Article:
MELBOURNE, 7 March 2023 – A new study by RMIT Online and Deloitte Access Economics reveals the digital skills gap is costing Australian businesses $3.1 billion annually, but closing the current digital skills gap would take an investment of $1.5 billion.
Key points from the report:
Large Australian businesses need to invest $1.5 billion in digital skills training to address the existing skills gap
80% of business leaders expect to hire as many employees as they did last year despite predictions of slow economic growth
Three in five (58%) surveyed Australian employers still lack one or more of the digital skills they require to do business
According to the study, the skills shortage impacts companies in several ways, including loss of business, increased outsourcing costs, and reduced productivity. However, despite predictions of slow economic growth and inflation impacts, 80% of business leaders expect to hire at least as many people in 2023 as they did last year.
“While the upfront cost to solve our upskilling and reskilling crisis may seem high, our research shows investing in training is necessary for Australian businesses to reap substantial and long-lasting benefits, and to mitigate the impact of the digital skills gap."- Claire Hopkins
To address the skills gap, almost half (48%) of surveyed employers prefer upskilling or reskilling existing employees, over hiring externally, as they believe internal solutions generate additional benefits such as increasing retention, strengthening team culture, and raising cost-effectiveness.
Employees who received promotions in the past year, on average, spent 50% more time on training than those who did not receive a promotion.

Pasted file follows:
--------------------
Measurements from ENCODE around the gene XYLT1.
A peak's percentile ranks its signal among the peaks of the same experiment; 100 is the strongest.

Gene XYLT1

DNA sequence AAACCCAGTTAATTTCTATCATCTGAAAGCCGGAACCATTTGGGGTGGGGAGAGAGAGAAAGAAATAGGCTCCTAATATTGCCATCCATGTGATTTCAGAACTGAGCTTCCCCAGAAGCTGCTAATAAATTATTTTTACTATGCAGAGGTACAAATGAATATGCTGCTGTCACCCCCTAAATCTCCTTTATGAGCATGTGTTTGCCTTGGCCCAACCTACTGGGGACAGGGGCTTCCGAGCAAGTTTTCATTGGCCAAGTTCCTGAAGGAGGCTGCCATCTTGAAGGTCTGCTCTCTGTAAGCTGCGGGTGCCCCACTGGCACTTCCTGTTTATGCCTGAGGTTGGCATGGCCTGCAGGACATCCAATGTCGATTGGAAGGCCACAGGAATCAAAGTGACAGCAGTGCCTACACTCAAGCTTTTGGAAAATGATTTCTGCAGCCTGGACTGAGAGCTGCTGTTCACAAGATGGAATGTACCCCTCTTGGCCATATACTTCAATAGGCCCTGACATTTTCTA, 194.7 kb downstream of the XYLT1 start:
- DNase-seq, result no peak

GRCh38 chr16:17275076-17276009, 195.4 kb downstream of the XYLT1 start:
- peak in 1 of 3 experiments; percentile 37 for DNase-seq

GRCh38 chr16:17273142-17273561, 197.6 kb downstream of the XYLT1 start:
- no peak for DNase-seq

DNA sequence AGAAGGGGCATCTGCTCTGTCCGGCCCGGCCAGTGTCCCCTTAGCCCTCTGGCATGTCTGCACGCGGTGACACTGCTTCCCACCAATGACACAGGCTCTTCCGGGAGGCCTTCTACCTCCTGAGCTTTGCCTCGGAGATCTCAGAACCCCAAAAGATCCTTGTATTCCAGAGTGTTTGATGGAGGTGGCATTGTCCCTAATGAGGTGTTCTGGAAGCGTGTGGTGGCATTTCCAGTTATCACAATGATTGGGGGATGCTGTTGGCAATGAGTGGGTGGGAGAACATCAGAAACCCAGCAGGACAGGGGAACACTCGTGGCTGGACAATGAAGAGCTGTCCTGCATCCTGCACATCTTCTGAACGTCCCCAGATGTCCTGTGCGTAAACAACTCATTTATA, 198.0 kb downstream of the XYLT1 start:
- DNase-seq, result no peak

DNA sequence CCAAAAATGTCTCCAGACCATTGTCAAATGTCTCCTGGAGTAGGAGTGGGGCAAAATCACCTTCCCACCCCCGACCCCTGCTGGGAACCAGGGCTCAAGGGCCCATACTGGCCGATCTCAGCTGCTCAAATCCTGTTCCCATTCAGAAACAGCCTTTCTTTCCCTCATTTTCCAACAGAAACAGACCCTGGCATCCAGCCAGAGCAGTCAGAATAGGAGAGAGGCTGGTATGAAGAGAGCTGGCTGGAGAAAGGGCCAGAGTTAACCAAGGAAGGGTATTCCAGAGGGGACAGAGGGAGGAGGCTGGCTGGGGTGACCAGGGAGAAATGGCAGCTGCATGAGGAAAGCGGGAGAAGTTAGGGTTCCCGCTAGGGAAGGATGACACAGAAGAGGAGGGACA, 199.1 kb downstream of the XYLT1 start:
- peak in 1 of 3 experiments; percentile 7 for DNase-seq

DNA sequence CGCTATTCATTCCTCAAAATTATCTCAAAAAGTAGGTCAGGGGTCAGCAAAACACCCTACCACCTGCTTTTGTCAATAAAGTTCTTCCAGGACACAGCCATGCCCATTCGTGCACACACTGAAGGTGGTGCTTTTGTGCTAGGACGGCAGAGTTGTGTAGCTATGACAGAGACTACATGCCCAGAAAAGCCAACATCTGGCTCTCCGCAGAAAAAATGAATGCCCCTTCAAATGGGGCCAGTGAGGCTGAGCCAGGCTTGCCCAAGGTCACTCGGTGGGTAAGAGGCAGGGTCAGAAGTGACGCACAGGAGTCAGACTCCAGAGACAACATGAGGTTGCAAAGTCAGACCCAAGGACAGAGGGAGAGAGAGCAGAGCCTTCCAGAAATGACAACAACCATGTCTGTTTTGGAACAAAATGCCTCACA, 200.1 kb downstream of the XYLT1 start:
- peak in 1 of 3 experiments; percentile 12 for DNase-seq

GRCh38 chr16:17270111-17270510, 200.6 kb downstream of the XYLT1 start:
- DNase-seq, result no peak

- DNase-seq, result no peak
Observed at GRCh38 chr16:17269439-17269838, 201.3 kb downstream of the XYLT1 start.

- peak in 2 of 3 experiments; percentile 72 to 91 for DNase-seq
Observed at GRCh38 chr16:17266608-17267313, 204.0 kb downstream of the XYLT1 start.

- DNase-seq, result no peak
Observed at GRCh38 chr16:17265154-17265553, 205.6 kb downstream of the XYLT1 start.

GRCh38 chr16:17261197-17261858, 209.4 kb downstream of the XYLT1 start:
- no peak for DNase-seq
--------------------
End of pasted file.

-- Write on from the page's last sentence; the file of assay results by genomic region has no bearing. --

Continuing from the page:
While a third of employers think employees need to refresh their skills at least every three months, employees cited barriers to training such as lack of time, high cost, and lack of support from their employers. Additionally, the most valuable types of training for employees were mandatory on-the-job training, formal qualifications, and formal certifications.
The study also revealed;
24% of employers consider the frequency of engagement in training, upskilling, or reskilling opportunities when promoting internally
Companies anticipate a continued demand for soft skills, with employees identifying leadership as the most critical skill in the next five years (27%) and employers identifying communication and collaboration (14%)
The top reason cited by employees for being attracted to a company is higher pay (16%), followed by flexible working hours (12%)
Employers report increased pay and remuneration is the most effective tool to attract new staff (21%), followed by offering greater flexibility in location (17%) and hours (15%)
Workplace culture (33%) and not feeling valued by management (33%) are among the top reasons employees intend to leave their job.
To learn more, download and read the report here: https://online.rmit.edu.au/insights/2023